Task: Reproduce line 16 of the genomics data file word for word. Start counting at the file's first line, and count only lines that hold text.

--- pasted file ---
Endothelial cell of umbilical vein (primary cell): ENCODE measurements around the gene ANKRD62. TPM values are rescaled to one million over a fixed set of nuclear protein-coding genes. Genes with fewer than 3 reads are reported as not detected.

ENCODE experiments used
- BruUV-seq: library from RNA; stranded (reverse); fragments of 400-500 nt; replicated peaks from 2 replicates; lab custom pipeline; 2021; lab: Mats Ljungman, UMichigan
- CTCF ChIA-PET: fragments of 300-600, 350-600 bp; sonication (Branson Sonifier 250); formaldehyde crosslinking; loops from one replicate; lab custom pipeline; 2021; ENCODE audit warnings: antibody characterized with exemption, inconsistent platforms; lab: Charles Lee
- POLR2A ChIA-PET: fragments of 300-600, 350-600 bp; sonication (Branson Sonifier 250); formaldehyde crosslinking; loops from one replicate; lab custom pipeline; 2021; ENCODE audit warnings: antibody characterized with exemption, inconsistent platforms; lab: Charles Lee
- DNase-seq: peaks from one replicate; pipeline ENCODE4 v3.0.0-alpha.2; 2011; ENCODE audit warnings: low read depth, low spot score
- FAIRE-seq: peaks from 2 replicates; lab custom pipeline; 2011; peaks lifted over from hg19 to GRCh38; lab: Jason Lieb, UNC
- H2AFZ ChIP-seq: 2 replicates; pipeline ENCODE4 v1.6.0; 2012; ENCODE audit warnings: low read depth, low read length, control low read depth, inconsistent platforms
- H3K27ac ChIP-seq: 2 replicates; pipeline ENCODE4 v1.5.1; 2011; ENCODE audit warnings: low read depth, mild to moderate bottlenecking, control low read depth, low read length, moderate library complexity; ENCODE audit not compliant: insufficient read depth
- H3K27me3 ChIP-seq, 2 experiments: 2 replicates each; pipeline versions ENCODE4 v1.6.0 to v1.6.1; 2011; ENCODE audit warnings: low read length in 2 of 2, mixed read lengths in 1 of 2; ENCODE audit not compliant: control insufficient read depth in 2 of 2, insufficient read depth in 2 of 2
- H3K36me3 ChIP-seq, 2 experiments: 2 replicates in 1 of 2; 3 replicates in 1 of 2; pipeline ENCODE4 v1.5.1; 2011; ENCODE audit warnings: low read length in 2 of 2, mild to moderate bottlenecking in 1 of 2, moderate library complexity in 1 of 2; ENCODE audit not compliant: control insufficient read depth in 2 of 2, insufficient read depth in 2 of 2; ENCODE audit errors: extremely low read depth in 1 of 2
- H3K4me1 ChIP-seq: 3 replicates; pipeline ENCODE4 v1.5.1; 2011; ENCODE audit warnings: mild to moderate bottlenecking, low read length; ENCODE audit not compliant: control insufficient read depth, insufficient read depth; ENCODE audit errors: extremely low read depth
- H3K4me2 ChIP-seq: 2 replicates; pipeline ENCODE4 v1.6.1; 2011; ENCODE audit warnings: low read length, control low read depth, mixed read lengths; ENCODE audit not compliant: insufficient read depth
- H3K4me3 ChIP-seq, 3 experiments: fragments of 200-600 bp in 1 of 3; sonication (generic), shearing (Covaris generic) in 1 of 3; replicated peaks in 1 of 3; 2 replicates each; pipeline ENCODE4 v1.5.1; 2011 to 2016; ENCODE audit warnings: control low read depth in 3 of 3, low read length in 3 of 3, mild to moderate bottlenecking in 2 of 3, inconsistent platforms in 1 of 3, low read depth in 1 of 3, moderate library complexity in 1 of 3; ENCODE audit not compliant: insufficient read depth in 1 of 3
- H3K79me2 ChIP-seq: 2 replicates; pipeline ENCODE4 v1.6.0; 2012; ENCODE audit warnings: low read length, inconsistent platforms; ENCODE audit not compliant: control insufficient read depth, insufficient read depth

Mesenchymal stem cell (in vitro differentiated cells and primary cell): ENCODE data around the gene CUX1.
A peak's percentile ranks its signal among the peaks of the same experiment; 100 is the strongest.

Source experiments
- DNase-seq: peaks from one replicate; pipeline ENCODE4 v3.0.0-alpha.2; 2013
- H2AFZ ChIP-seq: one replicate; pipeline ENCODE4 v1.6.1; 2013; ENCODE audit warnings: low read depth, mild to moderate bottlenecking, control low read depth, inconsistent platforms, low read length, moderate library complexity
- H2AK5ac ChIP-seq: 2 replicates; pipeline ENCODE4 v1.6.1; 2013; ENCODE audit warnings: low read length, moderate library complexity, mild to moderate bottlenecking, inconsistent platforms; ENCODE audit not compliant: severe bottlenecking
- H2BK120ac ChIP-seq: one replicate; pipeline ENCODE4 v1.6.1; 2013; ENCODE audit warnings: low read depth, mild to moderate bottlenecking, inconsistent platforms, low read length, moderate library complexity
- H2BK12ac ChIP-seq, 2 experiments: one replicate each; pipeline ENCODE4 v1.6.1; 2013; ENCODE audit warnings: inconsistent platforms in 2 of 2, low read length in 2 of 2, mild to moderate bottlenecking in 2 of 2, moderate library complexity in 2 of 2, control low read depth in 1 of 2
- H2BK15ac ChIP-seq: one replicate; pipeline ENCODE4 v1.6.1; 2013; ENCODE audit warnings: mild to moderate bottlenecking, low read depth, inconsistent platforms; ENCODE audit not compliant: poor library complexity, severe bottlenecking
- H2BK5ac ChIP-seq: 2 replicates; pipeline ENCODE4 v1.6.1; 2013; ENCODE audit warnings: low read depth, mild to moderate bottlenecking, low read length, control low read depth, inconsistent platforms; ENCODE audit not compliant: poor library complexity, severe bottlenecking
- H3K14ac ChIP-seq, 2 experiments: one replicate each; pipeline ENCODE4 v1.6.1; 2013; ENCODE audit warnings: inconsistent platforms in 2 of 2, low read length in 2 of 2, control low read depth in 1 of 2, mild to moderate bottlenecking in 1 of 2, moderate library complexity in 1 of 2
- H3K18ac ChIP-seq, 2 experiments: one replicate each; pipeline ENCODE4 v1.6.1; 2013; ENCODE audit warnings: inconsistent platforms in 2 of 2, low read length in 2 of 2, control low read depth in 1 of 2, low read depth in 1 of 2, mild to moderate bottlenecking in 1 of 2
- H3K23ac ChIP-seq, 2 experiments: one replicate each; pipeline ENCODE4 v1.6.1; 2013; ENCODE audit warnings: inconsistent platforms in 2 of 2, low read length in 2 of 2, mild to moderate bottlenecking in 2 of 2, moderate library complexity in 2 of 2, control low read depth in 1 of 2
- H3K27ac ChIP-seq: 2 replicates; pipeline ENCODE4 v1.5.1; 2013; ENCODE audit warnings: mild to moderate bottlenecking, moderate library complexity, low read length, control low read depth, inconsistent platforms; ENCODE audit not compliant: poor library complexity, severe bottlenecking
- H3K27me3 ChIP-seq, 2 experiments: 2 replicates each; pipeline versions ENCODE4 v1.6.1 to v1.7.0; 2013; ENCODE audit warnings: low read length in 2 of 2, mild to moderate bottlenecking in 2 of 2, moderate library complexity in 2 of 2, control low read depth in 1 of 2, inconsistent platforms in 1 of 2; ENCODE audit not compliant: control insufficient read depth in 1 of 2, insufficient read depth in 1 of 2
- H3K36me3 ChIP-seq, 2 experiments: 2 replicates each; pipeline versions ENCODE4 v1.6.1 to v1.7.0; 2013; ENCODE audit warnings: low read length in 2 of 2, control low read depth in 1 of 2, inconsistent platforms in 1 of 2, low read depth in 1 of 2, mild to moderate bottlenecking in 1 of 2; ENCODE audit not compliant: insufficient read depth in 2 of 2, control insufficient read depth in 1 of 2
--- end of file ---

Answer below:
Mesenchymal stem cell (in vitro differentiated cells and primary cell): ENCODE data around the gene CUX1.